The fluid style is sincerely impressive, and it’s always nice to see 2D animation in a world where there’s less of it every day. Unfortunately, I can’t say I liked everything else as much as I liked the animation. There’s not much of a story; rather, a series of loosely tied together anecdotes that the protagonist narrates outside of her own scenes. I’m happy to have had the opportunity to see it, but I don’t think it should win.
A woman, Ingrid, works for the Chilean Intelligence Directorate in 1975. Her relationship with her feelings, her dog and her body all come to a front to reveal the true nature of the situation in which she lives.
A wholly disturbing and authentic look at a piece of Chilean history. The complete lack of words adds to the immediate unsettling nature of the short. The animation style gels well with the type of story being told, and is used in a very clever way at the end. I would encourage you to research “Chilean military dictatorship” if you’re looking for more context behind this short, but be warned; just like in this short, there is no regard for human life or wellbeing. Very uncomfortable, but I must say that it lacks the edge to justify it. I am unsure if it deserves the golden statue.
melnitsa animation studio/15 min.
Olya, a talented ballerina, and Evgeny, a roughed-up boxer, meet each other by chance. From there, an unexpected love begins to blossom.
This film never slows down too severely from where it starts, and it’s one of my favorites because of that. I laughed a lot at this one, and while the only spoken words in the entire runtime are rather R-rated, I was really invested in the relationship between the nimble ballet dancer and the gruff boxer! It even offers an interesting realistic twist that, while uncomfortable, ends up making the resolution that much sweeter to witness. I’d be quite happy if this one ended up winning.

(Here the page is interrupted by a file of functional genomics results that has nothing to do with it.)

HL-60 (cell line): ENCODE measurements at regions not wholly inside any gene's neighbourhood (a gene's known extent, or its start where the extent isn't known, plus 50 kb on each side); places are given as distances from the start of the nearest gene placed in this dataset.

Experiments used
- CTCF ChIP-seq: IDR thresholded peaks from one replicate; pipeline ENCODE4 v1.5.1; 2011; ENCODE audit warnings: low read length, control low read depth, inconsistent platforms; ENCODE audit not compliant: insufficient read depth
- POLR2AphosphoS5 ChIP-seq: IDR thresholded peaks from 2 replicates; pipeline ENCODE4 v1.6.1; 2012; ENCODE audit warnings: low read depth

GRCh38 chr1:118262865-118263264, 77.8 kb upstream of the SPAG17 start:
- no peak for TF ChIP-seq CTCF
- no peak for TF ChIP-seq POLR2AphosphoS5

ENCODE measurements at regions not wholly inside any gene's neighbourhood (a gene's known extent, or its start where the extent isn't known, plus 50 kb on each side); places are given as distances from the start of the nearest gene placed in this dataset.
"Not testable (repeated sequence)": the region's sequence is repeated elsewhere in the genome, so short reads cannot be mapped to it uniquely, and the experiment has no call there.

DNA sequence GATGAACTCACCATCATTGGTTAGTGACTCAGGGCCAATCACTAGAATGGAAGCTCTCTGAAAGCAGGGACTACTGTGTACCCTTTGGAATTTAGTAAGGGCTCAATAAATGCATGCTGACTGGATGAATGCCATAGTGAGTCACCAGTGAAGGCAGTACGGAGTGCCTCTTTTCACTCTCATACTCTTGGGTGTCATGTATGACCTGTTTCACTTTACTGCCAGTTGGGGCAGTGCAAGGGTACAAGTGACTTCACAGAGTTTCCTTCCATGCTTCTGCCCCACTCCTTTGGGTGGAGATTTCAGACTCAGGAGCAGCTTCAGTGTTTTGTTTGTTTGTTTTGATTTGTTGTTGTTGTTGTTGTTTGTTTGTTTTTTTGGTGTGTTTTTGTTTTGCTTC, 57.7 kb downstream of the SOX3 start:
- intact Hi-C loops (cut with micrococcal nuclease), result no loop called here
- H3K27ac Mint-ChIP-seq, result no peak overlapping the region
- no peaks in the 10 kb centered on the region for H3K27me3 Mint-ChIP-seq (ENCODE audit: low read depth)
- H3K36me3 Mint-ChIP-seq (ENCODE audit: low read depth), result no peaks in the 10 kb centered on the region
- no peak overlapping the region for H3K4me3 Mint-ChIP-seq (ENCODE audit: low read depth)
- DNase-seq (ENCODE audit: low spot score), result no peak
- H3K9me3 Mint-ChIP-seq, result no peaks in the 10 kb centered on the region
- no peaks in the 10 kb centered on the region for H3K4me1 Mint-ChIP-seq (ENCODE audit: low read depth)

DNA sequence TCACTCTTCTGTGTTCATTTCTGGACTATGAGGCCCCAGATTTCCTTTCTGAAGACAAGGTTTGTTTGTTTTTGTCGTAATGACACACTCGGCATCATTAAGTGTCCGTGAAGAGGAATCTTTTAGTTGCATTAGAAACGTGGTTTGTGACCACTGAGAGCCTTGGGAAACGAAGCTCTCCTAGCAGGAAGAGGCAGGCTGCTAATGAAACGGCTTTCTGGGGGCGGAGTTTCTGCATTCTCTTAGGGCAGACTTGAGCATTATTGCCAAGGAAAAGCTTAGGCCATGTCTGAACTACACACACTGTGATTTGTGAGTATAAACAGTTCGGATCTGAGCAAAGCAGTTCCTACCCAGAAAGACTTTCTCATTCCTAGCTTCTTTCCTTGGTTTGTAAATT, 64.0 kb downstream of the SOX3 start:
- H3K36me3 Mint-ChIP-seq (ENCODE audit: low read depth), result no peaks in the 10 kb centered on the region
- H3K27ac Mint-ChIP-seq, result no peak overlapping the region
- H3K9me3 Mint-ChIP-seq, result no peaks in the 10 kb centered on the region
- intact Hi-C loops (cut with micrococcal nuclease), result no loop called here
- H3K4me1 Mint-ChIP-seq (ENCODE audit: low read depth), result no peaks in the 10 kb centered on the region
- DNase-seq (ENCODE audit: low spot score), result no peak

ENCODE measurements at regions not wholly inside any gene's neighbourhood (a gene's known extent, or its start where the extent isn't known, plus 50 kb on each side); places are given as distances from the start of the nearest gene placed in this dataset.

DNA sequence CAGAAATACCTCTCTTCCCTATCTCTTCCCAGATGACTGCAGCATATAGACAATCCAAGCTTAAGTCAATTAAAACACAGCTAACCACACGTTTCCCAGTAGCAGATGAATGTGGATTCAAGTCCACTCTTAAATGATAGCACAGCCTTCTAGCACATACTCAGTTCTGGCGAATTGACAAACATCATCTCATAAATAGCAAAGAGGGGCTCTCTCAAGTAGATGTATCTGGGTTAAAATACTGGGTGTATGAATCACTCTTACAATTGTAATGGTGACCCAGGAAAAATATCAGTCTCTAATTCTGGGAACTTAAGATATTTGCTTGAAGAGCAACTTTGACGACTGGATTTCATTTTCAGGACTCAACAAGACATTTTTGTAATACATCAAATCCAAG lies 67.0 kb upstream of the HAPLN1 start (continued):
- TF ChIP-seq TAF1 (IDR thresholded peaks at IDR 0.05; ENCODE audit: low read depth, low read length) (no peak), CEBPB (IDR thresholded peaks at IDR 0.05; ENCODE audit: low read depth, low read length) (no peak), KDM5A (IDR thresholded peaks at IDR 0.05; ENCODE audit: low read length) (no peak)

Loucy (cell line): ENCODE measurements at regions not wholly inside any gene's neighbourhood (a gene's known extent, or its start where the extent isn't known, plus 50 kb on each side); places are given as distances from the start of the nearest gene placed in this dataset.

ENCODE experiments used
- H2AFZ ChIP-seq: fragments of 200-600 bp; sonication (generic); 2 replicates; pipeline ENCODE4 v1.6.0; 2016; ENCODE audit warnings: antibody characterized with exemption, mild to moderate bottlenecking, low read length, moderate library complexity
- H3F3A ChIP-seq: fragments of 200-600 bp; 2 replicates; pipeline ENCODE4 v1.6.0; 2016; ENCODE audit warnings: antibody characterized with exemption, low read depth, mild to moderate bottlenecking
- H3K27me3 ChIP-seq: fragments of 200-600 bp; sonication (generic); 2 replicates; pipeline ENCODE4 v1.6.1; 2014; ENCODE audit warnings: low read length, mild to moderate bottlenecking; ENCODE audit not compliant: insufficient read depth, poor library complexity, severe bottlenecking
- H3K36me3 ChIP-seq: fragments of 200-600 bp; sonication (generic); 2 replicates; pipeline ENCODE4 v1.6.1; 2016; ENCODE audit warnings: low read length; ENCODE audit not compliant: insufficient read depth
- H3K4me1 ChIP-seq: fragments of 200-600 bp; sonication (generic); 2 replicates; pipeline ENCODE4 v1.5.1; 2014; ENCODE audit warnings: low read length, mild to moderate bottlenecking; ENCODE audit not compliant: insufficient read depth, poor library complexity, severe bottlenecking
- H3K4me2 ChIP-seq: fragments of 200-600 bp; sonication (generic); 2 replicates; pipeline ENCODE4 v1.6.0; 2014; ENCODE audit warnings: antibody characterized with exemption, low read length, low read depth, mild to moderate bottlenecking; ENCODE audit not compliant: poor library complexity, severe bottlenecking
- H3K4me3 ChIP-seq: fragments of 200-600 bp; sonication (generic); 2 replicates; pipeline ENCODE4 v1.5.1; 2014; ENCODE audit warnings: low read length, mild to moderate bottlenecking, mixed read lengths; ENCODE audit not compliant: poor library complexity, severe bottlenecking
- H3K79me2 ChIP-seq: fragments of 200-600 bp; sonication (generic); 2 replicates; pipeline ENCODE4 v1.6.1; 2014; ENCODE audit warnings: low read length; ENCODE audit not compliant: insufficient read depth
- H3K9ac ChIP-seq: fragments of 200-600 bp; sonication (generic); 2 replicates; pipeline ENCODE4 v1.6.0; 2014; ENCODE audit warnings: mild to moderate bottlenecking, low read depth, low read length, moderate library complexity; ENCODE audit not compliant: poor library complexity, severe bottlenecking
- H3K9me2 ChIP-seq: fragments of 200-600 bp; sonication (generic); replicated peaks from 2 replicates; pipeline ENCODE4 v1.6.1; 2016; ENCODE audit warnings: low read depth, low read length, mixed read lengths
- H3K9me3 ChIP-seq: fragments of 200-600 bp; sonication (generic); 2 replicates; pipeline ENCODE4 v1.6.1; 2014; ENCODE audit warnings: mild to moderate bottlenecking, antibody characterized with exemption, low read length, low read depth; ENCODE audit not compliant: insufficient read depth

The Windshield Wiper
Robin, a bird raised by mice, sets out to find food for her family, and ultimately ends up finding herself in the process.
I should tell you that I’m probably a little biased when it comes to this one. Aardman is responsible for Wallace and Gromit, a franchise that was fundamental in my animation upbringing, and I’ve always been charmed by what they put out. So when they put out a cute musical about a bird growing up with a family of mice, I already knew this one would be my favorite. Adorable character design, whimsical songs, top-notch production design and a heartwarming story? Game over, man. This one should win, and I hope it does. It’s currently streaming on Netflix, so please go check it out.
I hope y’all have an opportunity to come check these out at a/perture starting this Friday! Click the link below to get your tickets now!
I think young people are tired of being told how easy they have it. Telling people younger than you that life only gets harder isn’t the incentive you think it is. Life is always hard – and you choose to do with that information what you will. You can try to plan out the rest of your life, or you can try to live in the moment. You’ll more than likely end up doing a mix of both. You may feel like you have no idea how to do it. Neither does Julie.